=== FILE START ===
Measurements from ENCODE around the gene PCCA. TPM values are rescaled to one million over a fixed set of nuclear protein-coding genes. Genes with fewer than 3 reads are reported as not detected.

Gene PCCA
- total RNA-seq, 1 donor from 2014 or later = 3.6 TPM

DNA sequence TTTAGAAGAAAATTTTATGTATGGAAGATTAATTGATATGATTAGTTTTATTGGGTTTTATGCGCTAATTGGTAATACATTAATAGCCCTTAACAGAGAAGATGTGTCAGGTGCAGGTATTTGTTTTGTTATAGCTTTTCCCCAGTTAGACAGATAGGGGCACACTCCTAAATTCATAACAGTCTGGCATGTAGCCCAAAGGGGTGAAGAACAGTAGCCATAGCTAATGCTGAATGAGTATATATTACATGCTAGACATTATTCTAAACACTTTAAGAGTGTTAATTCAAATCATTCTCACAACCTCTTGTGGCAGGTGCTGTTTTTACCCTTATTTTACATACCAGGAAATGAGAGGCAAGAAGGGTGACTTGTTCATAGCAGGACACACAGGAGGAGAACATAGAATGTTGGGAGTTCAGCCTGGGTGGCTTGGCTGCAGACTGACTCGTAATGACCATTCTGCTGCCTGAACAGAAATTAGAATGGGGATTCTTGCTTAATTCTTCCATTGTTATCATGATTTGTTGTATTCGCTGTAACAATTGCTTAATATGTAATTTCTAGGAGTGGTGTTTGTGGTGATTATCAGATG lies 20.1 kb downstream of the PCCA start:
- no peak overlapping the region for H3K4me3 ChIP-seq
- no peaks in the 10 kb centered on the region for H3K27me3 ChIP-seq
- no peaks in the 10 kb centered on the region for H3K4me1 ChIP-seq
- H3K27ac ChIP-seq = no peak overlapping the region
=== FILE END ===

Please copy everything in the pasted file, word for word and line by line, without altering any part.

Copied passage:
Measurements from ENCODE around the gene PCCA. TPM values are rescaled to one million over a fixed set of nuclear protein-coding genes. Genes with fewer than 3 reads are reported as not detected.

Gene PCCA
- total RNA-seq, 1 donor from 2014 or later = 3.6 TPM

DNA sequence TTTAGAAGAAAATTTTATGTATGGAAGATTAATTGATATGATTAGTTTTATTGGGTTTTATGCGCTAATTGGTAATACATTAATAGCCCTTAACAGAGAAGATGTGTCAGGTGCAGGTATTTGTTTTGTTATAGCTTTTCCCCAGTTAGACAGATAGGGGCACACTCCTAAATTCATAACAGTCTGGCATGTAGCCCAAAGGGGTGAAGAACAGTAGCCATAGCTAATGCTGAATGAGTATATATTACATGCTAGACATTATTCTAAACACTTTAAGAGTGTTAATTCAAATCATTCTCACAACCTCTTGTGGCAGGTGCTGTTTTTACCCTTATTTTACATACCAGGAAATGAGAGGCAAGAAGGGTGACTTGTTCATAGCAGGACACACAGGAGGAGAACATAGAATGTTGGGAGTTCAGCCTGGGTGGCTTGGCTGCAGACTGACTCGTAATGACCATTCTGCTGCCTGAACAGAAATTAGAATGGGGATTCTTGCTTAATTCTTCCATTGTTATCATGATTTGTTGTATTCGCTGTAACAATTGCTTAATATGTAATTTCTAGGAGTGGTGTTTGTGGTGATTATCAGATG lies 20.1 kb downstream of the PCCA start:
- no peak overlapping the region for H3K4me3 ChIP-seq
- no peaks in the 10 kb centered on the region for H3K27me3 ChIP-seq
- no peaks in the 10 kb centered on the region for H3K4me1 ChIP-seq
- H3K27ac ChIP-seq = no peak overlapping the region